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Terror tops agenda of US Congress

January 01, 2009 17:14 IST

Meeting in the midst of an economic crisis, which is said to be the worst-ever after the great depression of the last century, and during the crucial hase of the war against terrorism, US lawmakers are eager to get cracking from day one when the 111th Congress convenes next week.
As the Congress now dominated by the Democrats meets the major legislation it would take up would be the President-elect Barack Obama's election pledge to step up US deployment in Afghanistan to undertake a decisive push to eliminate al-Qaeda and Taliban and other terrorist groups.
The US-led war against terrorism in Iraq and Afghanistan too would dominate the proceedings of the House of
Representatives and the Senate as they convene for business on January 4.
On the subject of terrorism, the role of Pakistan, which many in the new administration and key Congressional
leaders believe is the source of all terrorist activities, is expected to come in for special attention as lawmakers discuss the next step forward in the war against the scourge specially in Afghanistan.
Immigration reform is another issue, which would come up majorly before the Congress, and would be keenly watched by Indian-Americans and Indian as well. A number of Indian IT companies and US multinationals are lobbying before the Congress to increase the cap on the much sought after H-1B visas for professionals.
All indications coming from the House and the Senate are that the lawmakers would not even wait till the
Inauguration Day or wait for the State of the Union Address, as has been the tradition on serious legislative businesses as they believe that time is running out fast to resolve some of the critical issues.

Plans are afoot by the Congressional leadership in such a way that Obama would have a few legislations on his table to sign them into law as he walks into his Oval office on January 20, after being sworn in as the 44th President of the United States of America.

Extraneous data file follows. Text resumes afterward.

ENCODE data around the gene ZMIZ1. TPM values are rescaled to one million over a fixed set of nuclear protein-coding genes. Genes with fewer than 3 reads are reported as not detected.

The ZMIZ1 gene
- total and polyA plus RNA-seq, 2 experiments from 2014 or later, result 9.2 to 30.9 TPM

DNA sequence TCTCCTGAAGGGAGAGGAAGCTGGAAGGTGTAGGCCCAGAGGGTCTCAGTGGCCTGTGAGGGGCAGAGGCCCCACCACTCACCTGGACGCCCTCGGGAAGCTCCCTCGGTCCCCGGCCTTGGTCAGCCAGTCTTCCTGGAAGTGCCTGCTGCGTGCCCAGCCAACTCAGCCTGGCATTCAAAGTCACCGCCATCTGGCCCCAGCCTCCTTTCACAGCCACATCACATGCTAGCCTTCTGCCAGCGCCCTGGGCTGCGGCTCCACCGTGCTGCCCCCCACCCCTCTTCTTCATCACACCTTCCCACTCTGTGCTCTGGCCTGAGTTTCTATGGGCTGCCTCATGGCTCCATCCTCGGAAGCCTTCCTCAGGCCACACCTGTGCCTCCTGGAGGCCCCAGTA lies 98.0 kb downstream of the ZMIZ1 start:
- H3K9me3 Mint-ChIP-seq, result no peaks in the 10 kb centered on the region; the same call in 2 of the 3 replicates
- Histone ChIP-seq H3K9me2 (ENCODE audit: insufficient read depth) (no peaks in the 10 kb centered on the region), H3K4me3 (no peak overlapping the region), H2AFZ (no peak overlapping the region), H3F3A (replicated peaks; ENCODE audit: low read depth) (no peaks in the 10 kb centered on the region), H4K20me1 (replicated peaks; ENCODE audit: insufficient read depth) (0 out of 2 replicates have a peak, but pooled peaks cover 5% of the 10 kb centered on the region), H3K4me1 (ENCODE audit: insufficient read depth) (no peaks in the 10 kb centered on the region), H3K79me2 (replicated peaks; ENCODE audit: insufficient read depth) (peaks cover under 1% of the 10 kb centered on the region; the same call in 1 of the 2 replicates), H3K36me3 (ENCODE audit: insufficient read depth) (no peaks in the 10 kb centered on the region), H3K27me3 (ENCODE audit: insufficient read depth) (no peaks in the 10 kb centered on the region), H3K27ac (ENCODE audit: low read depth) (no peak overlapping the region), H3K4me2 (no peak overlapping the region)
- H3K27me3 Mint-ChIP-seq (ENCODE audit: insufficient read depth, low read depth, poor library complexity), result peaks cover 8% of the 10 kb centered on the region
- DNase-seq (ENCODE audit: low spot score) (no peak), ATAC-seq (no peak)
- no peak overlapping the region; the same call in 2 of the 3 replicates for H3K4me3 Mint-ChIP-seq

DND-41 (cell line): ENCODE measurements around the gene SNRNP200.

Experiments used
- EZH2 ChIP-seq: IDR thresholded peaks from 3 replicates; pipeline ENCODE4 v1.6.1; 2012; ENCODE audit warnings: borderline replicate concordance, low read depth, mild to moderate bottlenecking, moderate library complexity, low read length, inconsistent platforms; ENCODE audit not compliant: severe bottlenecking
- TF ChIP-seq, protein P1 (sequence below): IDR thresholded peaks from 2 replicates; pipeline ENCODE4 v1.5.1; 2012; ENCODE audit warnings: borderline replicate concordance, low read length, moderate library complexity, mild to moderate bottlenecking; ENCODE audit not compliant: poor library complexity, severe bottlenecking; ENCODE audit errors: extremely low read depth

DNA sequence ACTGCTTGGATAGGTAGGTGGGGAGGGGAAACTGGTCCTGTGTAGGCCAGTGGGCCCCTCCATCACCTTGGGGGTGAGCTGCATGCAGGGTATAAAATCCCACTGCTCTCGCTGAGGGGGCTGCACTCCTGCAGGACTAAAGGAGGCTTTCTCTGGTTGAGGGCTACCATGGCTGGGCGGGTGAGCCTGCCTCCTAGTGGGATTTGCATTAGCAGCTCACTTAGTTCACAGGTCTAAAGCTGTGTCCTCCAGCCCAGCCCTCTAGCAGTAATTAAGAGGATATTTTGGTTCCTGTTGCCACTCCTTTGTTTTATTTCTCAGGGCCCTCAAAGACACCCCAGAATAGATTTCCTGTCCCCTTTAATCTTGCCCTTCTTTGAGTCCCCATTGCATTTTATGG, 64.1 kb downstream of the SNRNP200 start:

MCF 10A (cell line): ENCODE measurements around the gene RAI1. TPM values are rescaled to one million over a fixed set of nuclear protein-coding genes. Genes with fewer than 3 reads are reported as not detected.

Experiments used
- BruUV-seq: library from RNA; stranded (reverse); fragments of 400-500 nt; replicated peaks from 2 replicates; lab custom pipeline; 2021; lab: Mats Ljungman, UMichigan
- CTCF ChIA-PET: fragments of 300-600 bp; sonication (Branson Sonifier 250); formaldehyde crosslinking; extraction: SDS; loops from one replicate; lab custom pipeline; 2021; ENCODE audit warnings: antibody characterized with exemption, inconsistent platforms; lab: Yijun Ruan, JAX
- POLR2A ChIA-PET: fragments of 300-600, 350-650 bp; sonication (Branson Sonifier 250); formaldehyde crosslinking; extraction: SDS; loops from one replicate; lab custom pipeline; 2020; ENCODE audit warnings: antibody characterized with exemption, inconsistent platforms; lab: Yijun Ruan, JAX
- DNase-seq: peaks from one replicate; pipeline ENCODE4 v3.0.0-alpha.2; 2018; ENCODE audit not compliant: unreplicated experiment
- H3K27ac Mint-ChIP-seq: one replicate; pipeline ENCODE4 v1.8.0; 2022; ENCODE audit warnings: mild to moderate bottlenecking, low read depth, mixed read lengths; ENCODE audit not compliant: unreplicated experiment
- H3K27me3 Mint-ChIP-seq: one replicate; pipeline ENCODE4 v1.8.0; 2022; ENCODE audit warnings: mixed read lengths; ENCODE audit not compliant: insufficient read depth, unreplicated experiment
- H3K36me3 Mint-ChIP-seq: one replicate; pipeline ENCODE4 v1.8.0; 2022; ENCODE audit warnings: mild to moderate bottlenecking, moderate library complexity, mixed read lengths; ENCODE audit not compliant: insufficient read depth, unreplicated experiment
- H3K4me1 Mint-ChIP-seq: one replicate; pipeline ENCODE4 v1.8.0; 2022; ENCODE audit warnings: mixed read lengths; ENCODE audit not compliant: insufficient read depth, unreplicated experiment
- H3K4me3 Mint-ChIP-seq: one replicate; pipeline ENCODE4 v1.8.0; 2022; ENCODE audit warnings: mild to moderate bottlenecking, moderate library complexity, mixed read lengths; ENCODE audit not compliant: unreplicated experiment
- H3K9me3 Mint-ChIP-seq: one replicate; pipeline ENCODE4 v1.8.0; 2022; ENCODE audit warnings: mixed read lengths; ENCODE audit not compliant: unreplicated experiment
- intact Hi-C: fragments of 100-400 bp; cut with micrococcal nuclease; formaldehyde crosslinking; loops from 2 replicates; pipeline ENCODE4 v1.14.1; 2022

Elections for the 111th Congress were held November 4 along with the US Presidential elections. Riding on a
bama-wave the Democrats consolidated their hold over both the House of Representatives and Senate.
The 435-member House of Representatives has 257 Democrats and 178 Republicans, a gain of 21 seats for the
Democrats than the 110th Congress. Similarly the 100-member Senate has 58 democrats and 41 Republicans. The Democrats gained seven Senate seats in the November elections; and one race--in Minnessota-- is yet to be decided.
A Democratic-dominated Congress, analysts say, could also devote a lot of attention on issues of nuclear non-proliferation and this is expected to bring some attention on India as it pertains to the civilian nuclear arrangement
between New Delhi and Washington and the persisting questions that have been raised by a handful of Democrats in the House and the Senate.
India's relationship with Iran could also be used by anti-India lobby at the Congress in coming months as the Obama administration formulates its policies against Tehran.
However, Congressional observers say India do not need to worry much given that Vice President-elect Joe Biden and Hillary Clinton, who has been nominated as next Secretary of State, are the two known friends of India and are holding  the top two positions in the new administration.
Further an effective Indian-American lobby, which many have started comparing with the powerful Jewish lobby, clubbed with the influential India Caucus at the Capitol Hill friends of India believe that interests of the country and the community can be protected in the new Congress.

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